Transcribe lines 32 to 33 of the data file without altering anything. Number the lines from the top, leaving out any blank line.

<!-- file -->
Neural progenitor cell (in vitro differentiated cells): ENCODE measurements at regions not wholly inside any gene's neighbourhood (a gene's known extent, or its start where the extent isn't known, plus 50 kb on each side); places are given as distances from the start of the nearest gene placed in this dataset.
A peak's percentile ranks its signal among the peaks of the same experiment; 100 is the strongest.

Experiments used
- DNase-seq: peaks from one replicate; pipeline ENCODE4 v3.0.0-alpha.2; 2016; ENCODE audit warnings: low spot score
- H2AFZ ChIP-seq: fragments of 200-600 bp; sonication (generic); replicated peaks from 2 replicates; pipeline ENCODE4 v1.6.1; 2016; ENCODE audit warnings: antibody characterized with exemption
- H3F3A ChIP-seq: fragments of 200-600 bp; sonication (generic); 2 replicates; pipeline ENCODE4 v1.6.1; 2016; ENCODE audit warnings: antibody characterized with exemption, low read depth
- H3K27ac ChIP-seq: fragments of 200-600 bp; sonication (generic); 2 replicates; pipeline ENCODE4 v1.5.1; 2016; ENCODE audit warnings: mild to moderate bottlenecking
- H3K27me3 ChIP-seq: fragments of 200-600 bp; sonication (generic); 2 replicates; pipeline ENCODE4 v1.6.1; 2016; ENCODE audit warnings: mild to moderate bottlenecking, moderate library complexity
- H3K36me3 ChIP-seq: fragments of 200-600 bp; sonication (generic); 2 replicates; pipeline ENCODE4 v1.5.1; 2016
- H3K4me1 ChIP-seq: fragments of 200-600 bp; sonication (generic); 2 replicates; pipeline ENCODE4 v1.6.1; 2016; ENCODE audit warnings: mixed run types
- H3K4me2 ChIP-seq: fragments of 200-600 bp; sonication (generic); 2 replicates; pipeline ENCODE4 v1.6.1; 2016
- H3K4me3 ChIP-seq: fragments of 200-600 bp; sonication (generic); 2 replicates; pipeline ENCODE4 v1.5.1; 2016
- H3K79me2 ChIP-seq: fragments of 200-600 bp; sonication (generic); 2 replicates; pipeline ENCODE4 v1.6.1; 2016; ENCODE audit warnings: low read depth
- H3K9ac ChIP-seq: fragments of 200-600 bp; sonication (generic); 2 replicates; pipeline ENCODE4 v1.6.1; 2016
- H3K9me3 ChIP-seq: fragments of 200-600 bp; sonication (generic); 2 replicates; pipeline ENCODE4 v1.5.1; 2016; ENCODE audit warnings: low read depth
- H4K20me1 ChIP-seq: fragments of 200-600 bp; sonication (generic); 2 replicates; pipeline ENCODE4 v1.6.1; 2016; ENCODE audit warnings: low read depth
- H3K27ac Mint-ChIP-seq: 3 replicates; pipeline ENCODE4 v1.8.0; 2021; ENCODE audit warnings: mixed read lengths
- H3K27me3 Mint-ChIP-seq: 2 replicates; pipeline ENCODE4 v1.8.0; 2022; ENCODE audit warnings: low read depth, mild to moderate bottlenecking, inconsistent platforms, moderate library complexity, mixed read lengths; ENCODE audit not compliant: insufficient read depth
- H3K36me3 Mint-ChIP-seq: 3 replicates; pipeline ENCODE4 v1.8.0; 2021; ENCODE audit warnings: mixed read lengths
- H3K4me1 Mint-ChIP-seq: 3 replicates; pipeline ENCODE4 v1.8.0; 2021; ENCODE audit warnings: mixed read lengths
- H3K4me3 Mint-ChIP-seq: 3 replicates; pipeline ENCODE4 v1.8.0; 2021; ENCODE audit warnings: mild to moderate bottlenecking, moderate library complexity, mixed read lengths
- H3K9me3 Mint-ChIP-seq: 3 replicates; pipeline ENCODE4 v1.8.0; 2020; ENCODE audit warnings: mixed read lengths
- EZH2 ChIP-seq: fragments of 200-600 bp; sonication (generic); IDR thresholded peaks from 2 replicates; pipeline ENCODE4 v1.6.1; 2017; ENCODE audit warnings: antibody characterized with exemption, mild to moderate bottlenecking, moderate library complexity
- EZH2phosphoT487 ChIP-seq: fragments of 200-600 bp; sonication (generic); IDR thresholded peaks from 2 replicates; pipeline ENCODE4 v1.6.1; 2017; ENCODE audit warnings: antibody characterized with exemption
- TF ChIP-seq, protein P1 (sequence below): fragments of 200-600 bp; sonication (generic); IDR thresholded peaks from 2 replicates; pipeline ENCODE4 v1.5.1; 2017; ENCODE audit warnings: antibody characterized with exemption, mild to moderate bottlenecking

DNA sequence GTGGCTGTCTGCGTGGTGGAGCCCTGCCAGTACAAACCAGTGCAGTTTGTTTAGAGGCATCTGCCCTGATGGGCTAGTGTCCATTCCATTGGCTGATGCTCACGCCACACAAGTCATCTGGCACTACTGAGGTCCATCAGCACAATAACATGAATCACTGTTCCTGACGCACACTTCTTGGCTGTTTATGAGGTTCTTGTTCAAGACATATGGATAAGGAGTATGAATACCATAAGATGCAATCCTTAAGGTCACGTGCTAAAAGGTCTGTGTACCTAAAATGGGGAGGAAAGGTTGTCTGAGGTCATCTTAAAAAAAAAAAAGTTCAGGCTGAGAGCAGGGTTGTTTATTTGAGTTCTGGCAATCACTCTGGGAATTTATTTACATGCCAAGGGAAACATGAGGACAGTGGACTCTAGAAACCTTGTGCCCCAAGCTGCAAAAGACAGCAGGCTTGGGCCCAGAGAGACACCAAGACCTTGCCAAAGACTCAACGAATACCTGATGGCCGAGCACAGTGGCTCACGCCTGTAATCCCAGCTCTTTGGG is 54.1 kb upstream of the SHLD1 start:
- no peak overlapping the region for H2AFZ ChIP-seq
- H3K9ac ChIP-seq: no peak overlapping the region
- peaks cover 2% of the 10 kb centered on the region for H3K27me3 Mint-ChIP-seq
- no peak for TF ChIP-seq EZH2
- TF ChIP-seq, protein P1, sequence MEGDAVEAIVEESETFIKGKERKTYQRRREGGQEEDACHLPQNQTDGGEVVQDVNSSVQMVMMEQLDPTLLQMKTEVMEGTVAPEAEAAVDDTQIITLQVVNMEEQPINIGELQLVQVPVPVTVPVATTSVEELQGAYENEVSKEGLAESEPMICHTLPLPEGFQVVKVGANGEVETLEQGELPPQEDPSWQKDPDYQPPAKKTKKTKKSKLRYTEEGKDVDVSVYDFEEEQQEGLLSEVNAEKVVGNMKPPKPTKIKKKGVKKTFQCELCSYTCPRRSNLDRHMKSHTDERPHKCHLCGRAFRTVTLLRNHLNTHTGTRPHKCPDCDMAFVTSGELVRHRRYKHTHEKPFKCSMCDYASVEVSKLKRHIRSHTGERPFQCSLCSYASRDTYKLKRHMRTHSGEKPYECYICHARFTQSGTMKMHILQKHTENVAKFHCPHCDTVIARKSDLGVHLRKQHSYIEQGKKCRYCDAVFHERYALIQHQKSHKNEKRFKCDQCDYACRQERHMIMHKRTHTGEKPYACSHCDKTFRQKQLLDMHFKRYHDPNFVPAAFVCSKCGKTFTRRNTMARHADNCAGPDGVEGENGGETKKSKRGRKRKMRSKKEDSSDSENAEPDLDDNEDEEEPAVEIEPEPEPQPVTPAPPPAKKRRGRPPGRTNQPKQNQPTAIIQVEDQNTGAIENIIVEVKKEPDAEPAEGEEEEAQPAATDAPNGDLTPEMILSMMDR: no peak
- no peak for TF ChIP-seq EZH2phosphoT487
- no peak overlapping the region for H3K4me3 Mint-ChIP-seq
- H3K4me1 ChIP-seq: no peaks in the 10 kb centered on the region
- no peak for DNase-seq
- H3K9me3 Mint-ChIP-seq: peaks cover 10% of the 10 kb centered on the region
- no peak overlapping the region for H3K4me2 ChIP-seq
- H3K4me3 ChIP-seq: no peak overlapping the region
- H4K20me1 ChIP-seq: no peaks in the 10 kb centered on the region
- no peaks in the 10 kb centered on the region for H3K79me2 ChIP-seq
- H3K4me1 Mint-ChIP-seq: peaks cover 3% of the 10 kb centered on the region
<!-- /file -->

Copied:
- no peak for TF ChIP-seq EZH2phosphoT487
- no peak overlapping the region for H3K4me3 Mint-ChIP-seq